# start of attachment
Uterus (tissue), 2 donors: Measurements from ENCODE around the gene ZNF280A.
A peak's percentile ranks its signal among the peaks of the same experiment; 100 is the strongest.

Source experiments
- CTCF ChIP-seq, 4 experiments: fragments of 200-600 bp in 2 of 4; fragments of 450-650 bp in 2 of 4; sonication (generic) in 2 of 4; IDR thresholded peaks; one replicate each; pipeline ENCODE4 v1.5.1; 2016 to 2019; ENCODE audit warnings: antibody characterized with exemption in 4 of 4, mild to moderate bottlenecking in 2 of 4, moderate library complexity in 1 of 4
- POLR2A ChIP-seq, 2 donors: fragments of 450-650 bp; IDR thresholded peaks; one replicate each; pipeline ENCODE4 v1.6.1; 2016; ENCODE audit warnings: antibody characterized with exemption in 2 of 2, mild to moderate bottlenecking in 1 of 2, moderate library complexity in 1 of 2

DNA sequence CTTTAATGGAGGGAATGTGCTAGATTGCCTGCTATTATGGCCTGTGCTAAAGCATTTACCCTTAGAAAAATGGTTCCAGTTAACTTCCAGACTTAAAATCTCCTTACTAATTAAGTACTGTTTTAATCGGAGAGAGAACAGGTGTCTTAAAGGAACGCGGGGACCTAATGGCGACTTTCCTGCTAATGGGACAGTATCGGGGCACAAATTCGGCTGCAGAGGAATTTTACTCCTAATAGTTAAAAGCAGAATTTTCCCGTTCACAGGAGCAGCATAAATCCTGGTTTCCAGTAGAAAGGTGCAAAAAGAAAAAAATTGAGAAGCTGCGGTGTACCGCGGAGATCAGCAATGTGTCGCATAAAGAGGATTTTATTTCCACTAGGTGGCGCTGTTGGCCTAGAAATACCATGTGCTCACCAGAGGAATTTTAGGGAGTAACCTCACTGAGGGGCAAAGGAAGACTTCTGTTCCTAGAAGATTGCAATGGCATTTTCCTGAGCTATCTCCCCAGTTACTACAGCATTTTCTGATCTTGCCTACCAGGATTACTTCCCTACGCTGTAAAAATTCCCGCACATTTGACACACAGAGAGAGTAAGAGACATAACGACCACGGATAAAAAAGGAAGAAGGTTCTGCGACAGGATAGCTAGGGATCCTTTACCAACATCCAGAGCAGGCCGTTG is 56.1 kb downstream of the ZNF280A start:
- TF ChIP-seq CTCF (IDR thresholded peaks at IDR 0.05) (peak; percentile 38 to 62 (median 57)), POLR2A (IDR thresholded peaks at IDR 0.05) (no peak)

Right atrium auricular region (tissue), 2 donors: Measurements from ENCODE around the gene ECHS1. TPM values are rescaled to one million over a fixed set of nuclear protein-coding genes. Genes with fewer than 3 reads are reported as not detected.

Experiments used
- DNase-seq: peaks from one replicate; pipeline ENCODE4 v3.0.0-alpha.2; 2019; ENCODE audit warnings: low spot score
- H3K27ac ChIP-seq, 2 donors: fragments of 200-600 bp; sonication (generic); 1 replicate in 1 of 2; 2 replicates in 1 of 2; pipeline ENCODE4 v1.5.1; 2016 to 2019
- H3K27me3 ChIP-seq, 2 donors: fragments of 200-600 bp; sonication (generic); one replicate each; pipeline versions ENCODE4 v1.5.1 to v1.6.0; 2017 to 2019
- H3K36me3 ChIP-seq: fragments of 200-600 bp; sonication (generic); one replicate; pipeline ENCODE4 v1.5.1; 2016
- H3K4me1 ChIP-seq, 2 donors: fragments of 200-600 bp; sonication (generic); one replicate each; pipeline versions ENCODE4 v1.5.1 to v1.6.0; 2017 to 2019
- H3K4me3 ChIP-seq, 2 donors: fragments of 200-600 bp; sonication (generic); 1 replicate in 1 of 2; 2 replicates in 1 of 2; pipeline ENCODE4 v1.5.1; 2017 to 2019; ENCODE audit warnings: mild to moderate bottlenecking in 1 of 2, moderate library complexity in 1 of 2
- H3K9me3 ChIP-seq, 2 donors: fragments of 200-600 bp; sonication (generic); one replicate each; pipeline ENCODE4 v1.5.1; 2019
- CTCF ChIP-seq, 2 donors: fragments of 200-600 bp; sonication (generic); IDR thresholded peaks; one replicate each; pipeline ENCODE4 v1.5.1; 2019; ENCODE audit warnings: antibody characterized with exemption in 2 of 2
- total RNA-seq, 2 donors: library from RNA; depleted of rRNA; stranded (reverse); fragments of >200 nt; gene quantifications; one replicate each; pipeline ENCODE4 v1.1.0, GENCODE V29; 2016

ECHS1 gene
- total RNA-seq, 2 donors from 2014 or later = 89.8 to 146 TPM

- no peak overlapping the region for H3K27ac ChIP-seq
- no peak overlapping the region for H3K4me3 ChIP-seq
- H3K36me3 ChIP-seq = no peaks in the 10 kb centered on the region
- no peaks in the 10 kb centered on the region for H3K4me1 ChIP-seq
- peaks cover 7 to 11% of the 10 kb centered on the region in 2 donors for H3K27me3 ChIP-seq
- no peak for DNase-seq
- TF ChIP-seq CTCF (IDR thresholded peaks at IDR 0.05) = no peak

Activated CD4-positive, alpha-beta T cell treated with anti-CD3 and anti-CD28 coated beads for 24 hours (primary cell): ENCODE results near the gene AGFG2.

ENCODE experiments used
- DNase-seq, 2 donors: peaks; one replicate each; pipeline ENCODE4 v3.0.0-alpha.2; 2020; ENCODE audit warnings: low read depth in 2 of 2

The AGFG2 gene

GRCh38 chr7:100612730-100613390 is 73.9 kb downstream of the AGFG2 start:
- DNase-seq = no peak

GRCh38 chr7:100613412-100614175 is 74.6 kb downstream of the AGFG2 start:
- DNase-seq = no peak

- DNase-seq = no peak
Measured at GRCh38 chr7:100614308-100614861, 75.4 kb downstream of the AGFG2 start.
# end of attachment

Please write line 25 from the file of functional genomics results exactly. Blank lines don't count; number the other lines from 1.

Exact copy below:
- peaks cover 7 to 11% of the 10 kb centered on the region in 2 donors for H3K27me3 ChIP-seq